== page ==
Update 7-24-15, 8am: Since I wrote this, I understand Vanterra Energy may have an agreement with another company that would earn an interest in their leased acreage by funding the seismic acquisition and drilling of an exploratory well.
An article in the Kingman Daily Miner quoted residents as worrying about the impact of hydraulic fracturing or 'fracking' on their groundwater.   First, this is only a geophysical exploration program.  No one has proposed drilling any wells.  And even if wells were drilled, hydraulic fracturing is a technique that is used in only certain geologic environments.  We have not seen anything to suggest that geology in Golden Valley would be suitable for fracking.
The Arizona Oil & Gas Conservation Commission permits and regulates all oil and gas drilling and would specifically have to approve any hydraulic fracturing operations.
So, don't panic.   There are a lot of 'ifs' before any of this would lead to drilling or development.   There have been over 1,100 wells drilled for oil and gas in Arizona and only a handful ever produced and they are on the Navajo Reservation just on the border with Utah.







Categories: AZGS Web Posts

Sudden passing of Bill Dickinson

Arizona Geology Blog - Tue, 2015-07-21 07:34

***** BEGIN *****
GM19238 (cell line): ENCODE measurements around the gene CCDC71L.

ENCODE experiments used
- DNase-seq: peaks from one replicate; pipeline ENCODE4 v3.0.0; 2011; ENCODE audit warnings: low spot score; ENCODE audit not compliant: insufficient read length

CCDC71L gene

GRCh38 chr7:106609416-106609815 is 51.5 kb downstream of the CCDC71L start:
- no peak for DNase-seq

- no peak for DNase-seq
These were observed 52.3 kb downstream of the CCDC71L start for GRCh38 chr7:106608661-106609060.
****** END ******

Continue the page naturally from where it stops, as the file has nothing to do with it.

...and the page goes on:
We just learned from his family that William "Bill" Dickinson, Professor Emeritus in the Dept. of Geosciences at the University of Arizona, died in his sleep early yesterday morning while doing field work in Tonga.


His bio on Wikipedia notes that Bill was a member of the U.S. National Academy of Sciences. Prior joining the University of Arizona, Bill was a professor at Stanford University. He joined the UA faculty in 1979.

Dickinson is renowned for his work in plate tectonics, sedimentary geology and Pacific Oceana geology and is considered one of the foremost experts on the geology of the Colorado Plateau. Dickinson is one of the founders of the Gazzi-Dickinson Method and its primary application, QFL diagrams and their use in sandstone provenance.

Dickinson's research includes studying the potsherds (historic or prehistoric fragments of pottery) of Pacific Oceana. Over the years, he has visited hundreds of Pacific Islands collecting and dating sherds.
Categories: AZGS Web Posts